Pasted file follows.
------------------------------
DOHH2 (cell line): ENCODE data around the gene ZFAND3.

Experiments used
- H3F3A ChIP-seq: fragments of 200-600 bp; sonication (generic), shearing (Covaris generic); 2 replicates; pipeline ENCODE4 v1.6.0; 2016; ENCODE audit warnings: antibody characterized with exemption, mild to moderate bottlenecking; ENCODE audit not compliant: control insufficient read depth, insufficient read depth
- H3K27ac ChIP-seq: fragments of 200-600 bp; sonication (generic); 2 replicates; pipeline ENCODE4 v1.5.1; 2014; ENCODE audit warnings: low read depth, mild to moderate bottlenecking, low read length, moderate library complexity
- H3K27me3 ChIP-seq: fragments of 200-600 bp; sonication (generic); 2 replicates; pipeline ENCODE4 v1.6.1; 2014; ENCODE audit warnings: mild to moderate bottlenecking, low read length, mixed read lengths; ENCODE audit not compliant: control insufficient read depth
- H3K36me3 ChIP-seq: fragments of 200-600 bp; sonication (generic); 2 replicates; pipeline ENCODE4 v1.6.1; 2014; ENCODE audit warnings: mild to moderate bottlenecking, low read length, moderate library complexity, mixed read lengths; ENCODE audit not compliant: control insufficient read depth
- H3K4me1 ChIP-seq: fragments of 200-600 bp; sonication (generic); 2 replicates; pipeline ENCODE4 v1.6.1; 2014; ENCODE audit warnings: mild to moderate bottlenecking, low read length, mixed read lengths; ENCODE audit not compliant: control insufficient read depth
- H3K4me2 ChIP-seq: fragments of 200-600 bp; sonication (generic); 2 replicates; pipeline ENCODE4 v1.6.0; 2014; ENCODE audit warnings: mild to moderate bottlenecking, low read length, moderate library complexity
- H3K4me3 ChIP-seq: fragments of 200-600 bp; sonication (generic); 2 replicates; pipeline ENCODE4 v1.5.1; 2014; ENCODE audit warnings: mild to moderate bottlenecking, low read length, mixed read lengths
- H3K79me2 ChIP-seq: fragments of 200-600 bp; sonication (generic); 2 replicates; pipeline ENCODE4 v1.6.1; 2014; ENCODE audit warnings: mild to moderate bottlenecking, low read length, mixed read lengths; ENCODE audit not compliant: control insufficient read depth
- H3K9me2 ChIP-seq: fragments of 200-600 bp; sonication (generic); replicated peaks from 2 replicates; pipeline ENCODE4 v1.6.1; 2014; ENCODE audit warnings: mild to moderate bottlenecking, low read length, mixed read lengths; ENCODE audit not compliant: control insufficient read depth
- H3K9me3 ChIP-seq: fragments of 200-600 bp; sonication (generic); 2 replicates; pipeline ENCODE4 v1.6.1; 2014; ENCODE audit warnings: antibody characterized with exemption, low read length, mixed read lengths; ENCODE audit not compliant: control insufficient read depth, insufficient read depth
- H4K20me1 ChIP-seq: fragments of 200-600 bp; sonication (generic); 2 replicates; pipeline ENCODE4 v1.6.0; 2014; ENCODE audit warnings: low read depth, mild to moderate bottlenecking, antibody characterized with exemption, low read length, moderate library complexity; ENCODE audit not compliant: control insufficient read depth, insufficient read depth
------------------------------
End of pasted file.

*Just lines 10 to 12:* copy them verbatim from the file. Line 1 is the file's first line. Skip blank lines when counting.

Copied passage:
- H3K79me2 ChIP-seq: fragments of 200-600 bp; sonication (generic); 2 replicates; pipeline ENCODE4 v1.6.1; 2014; ENCODE audit warnings: mild to moderate bottlenecking, low read length, mixed read lengths; ENCODE audit not compliant: control insufficient read depth
- H3K9me2 ChIP-seq: fragments of 200-600 bp; sonication (generic); replicated peaks from 2 replicates; pipeline ENCODE4 v1.6.1; 2014; ENCODE audit warnings: mild to moderate bottlenecking, low read length, mixed read lengths; ENCODE audit not compliant: control insufficient read depth
- H3K9me3 ChIP-seq: fragments of 200-600 bp; sonication (generic); 2 replicates; pipeline ENCODE4 v1.6.1; 2014; ENCODE audit warnings: antibody characterized with exemption, low read length, mixed read lengths; ENCODE audit not compliant: control insufficient read depth, insufficient read depth